But watching films is not as trivial a pursuit as we might be tempted to think. Like all storytelling, it deals with characters and events in space and time, and it’s inescapably derivative of our real world’s physical and temporal dimensions. As creatures made by the Creator, we cannot help but be sub-creators. Yet perhaps more than any other medium, the marriage of moving pictures and sound has given us a direct, immersive and (at times) almost indelible appeal to the senses. Through the magic portal of the screen we can visit places that don’t exist and experience things which have never happened. But here, in the reign of Coronavirus, has it given us a simulation of real-world events? To a degree, yes. Cinema can give us a vision for the future—placing us in familiar places and showing events that merely haven’t happened yet.  And that is, of course, what I experienced that second Wednesday in March: eerie familiarity. I had been prepared for this.

Such cinematic projection can be used for good or ill. Filmmaking puts a scepter of power in the hands of directors. For the duration of the movie they choose where we look and for how long. They decide what we hear. They dictate when the story starts, how it moves forward and what happens in its conclusion. Of course, we can turn it off or choose to avoid it altogether but—and here’s my take on auteur theory—for the time we’re watching, the director is a sovereign lord. Whether Stephen Soderbergh is directing Contagion or Edgar Wright is overseeing Shaun of the Dead, in the act of watching we submit ourselves to their vision. Look upon my works, ye mighty and despair!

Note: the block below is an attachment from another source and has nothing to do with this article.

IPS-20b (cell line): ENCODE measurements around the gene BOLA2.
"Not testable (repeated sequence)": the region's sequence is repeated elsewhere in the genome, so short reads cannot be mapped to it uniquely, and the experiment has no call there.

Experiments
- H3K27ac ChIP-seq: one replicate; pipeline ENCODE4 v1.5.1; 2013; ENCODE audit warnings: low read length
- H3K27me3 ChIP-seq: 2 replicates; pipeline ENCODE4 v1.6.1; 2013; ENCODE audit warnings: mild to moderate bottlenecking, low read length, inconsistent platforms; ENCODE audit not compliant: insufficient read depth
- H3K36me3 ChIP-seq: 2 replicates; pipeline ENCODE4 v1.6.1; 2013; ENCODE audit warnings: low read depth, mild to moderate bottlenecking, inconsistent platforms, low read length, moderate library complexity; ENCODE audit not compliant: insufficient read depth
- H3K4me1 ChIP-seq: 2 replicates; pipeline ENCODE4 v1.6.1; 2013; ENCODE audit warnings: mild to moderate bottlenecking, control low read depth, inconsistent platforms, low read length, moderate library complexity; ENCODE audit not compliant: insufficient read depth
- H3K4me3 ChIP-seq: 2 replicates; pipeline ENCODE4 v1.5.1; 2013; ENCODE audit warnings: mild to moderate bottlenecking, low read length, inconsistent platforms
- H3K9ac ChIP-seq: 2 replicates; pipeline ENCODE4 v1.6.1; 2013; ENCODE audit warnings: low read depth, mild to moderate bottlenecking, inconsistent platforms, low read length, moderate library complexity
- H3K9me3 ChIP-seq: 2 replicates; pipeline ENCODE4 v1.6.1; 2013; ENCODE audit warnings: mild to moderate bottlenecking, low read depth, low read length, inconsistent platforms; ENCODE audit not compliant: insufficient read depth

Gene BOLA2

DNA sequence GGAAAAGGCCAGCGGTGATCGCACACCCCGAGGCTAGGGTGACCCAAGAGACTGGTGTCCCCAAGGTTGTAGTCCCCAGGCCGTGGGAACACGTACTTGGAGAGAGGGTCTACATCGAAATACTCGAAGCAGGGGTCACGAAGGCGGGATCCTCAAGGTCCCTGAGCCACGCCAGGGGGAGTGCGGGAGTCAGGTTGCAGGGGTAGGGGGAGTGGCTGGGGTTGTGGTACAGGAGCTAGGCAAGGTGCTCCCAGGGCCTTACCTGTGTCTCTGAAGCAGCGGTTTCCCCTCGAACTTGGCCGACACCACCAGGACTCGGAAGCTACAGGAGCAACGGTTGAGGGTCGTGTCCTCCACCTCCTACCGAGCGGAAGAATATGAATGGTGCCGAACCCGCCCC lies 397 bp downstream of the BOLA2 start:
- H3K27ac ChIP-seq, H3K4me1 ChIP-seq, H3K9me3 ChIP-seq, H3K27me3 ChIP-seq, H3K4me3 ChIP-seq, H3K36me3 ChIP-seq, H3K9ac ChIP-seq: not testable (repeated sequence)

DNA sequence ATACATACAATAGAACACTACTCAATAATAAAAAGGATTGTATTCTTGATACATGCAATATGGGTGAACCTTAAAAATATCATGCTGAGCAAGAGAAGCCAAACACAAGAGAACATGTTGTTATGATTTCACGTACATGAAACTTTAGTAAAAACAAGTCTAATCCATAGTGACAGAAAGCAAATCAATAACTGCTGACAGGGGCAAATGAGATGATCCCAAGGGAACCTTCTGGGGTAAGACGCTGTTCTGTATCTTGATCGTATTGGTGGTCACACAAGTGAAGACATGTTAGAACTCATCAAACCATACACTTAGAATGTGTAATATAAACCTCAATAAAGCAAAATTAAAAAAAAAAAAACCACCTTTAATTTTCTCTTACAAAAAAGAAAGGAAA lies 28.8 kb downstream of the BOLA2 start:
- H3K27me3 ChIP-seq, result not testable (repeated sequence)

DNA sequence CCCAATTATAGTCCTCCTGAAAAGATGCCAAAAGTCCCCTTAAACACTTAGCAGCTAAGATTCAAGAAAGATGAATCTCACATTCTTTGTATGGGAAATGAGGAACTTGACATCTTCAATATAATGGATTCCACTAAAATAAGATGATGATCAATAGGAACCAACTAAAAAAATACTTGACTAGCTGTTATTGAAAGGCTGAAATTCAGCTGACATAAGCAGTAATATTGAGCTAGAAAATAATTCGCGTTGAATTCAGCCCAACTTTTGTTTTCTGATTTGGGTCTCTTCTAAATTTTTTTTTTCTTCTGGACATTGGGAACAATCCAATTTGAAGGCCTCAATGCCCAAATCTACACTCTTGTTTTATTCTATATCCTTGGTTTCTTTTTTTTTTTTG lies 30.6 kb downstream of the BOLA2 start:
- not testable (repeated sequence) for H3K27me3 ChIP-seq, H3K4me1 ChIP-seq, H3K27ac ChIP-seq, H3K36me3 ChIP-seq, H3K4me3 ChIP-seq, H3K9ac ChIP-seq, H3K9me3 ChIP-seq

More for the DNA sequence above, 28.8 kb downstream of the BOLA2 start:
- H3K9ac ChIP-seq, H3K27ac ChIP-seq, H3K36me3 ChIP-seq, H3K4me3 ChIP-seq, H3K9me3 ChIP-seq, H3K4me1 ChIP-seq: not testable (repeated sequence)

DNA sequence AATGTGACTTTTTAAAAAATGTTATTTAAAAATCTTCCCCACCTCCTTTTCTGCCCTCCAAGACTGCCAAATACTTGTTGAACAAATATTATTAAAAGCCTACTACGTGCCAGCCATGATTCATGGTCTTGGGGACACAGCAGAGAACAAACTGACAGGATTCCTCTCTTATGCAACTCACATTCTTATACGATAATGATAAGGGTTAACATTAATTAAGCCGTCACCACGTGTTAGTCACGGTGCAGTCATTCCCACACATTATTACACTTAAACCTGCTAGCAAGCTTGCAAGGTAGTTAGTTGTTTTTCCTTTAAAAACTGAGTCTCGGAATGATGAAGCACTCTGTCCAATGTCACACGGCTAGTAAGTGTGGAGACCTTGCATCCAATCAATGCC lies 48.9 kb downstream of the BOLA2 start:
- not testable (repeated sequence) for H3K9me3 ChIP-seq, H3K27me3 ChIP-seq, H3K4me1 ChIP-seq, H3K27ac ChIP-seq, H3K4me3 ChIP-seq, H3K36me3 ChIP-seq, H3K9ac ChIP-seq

This obviously raises questions for us as Christians. If the creators of films have such power should we be watching their movies at all? We may owe the denarius to Caesar but we are under no obligation to Spielberg. Since film is so immersive  formative, is it not better left alone? I believe this would be a mistake. We are not obliged to watch any film, but to avoid the medium altogether seems unnecessary. We can watch movies as Christians. We can discern and glean and give thanks. We can scrutinize the trending philosophies and world views of the movie theater with the truth of God’s eternal Word. But it’s also a question of comparative delivery. How can we make use of the medium of film to give a better vision? How can we capture peoples’ imaginations to showing how the world really works? The true seat of power is not in the Oval Office but in the highest heaven. The truly Sovereign Lord does not reign from a folding chair in a film studio. His kingdom crosses international borders and will outlast the years.

So, what would it look like to show the world as it truly is? People on couches responding with prayer to the presidential address? Doctors, nurses and paramedics bowing their heads before attending to the sick? Churches using Zoom to call on the name of the Lord? Would it look trite? Wooden? Who knows? It’s not easy to make a good movie. Let alone one about a global pandemic. If it was, everybody would be doing it. All we know is that done well, cinema resonates to the extent that real world events can feel like something we’ve seen and heard before. The truth of God’s revelation resonates too, profoundly so. The key difference is that what God has accomplished through Christ is not a placebo, a list of survival tips or a cynical joke, but salvation. Christ our Creator is our Savior and Sovereign Lord. Let’s proclaim it with every tool at our disposal.

Nate Morgan Locke is a student at Westminster Theological Seminary pursuing a Master of Divinity.